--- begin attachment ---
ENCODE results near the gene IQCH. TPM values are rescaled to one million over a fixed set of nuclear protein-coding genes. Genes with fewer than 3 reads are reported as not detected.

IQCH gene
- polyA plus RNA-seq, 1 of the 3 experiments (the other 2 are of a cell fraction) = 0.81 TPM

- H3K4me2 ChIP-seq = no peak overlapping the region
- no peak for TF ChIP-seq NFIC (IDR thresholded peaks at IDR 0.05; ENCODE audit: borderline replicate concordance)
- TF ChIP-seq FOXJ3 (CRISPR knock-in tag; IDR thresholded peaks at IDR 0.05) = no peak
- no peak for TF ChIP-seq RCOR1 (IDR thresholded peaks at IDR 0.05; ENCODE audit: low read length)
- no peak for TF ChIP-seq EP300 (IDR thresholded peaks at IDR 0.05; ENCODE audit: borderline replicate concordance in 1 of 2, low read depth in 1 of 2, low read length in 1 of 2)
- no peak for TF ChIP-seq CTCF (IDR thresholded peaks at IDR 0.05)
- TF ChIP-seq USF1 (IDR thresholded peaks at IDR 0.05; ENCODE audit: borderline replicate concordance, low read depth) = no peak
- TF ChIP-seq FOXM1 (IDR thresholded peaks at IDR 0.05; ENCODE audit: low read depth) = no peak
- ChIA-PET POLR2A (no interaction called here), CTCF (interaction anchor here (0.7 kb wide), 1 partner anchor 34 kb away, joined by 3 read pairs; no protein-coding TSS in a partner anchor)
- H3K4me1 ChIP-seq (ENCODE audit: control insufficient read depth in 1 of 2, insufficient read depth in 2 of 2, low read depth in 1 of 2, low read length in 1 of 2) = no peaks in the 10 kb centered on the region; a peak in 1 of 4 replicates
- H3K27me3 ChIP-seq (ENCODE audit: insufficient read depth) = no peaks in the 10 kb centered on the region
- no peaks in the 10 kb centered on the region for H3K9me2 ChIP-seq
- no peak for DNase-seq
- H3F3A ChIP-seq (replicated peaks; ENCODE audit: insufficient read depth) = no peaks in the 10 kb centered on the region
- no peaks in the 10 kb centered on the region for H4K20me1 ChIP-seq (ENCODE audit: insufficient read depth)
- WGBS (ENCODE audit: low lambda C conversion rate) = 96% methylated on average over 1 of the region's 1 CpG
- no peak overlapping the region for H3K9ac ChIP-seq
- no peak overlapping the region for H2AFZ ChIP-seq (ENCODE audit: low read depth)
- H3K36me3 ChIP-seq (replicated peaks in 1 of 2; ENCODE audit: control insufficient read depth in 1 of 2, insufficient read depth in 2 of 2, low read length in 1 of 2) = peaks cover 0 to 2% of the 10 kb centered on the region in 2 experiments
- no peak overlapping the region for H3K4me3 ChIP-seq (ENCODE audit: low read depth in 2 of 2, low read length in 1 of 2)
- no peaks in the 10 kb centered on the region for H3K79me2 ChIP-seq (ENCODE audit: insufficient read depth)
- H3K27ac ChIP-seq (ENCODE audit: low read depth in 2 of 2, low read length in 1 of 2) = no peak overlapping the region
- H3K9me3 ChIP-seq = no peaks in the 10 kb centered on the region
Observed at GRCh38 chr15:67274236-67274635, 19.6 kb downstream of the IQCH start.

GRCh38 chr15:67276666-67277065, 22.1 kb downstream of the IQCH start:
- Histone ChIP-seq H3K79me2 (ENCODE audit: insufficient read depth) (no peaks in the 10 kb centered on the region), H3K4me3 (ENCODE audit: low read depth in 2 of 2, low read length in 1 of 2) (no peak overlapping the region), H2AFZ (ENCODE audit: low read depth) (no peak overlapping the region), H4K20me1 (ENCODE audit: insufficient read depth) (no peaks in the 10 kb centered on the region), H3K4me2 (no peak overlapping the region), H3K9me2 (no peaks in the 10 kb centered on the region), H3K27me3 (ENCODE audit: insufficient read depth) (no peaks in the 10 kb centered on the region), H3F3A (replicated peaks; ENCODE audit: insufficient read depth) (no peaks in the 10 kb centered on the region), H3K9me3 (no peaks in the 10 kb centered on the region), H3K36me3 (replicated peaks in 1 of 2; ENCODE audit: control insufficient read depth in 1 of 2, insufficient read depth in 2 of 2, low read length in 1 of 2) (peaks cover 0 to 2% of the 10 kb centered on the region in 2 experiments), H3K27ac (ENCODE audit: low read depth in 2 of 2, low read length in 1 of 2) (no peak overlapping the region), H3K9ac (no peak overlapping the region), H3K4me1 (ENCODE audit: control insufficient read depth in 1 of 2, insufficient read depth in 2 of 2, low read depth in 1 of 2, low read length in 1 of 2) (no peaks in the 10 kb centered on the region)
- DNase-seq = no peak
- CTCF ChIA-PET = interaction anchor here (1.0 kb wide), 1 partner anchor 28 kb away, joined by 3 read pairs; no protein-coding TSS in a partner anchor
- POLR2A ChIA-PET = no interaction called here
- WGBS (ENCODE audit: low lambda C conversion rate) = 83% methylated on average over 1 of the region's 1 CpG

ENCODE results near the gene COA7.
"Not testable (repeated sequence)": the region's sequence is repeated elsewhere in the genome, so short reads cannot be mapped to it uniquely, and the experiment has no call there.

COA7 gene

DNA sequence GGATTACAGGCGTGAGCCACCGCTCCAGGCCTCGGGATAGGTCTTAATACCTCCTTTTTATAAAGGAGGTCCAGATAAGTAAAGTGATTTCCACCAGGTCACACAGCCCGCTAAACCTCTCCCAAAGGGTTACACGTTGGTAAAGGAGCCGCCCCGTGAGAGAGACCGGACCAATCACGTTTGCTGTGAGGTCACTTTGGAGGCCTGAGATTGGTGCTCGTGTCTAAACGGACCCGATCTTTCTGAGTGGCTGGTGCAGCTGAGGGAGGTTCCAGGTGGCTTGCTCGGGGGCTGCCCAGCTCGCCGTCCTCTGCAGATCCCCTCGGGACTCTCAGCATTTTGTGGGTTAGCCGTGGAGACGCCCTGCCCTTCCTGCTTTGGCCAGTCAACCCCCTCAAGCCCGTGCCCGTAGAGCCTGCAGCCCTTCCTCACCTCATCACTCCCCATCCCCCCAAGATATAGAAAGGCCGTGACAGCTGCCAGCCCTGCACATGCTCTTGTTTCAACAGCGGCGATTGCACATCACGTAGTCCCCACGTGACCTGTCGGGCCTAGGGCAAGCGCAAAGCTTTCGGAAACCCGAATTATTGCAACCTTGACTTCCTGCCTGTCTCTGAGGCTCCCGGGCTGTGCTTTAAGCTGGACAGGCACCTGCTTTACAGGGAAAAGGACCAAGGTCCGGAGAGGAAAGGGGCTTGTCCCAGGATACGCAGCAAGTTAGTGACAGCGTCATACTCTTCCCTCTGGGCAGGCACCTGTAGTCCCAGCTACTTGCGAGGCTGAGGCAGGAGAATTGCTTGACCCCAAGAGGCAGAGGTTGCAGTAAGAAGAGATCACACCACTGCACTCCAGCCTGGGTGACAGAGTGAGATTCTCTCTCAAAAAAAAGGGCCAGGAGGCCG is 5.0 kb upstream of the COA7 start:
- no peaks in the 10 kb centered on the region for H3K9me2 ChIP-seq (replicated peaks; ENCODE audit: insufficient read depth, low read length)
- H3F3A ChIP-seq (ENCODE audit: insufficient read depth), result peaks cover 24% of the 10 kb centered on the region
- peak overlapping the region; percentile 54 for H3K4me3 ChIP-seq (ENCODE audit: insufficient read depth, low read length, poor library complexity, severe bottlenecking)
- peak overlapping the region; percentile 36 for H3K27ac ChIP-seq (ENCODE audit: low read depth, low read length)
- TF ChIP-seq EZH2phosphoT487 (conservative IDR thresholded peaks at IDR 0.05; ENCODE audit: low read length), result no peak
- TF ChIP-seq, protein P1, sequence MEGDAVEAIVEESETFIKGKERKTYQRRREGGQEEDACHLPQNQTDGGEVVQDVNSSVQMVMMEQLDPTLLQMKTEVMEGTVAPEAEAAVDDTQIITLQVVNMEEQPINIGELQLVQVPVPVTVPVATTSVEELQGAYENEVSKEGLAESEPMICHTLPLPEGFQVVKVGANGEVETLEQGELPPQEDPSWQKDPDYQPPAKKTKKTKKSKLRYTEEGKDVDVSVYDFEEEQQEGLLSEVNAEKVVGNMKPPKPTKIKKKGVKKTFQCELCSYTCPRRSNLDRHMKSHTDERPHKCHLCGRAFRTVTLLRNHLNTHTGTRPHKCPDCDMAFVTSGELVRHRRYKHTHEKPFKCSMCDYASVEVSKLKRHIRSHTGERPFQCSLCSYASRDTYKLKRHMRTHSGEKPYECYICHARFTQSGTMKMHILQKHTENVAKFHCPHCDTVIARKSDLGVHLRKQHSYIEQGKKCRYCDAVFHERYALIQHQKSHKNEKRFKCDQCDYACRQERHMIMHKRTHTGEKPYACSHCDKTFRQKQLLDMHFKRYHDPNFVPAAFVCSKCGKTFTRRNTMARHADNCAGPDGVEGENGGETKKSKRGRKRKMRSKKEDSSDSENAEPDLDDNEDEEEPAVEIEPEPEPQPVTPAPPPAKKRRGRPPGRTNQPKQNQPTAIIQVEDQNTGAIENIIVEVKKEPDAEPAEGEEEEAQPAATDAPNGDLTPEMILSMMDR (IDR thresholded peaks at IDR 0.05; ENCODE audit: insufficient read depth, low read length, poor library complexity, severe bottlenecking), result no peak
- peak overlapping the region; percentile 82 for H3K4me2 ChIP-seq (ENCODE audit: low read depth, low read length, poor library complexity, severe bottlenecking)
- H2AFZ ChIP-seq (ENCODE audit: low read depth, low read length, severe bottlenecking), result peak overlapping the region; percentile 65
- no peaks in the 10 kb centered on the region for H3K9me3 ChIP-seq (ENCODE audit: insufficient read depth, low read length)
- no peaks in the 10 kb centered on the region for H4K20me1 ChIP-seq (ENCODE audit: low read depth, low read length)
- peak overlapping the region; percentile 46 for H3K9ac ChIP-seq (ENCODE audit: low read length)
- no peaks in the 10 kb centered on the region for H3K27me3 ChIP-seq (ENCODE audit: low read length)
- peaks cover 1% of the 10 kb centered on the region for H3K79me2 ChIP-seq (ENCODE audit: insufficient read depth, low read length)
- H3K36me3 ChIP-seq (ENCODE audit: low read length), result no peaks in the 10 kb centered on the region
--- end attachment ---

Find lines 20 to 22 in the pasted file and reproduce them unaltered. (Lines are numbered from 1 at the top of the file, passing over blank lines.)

- no peak overlapping the region for H3K9ac ChIP-seq
- no peak overlapping the region for H2AFZ ChIP-seq (ENCODE audit: low read depth)
- H3K36me3 ChIP-seq (replicated peaks in 1 of 2; ENCODE audit: control insufficient read depth in 1 of 2, insufficient read depth in 2 of 2, low read length in 1 of 2) = peaks cover 0 to 2% of the 10 kb centered on the region in 2 experiments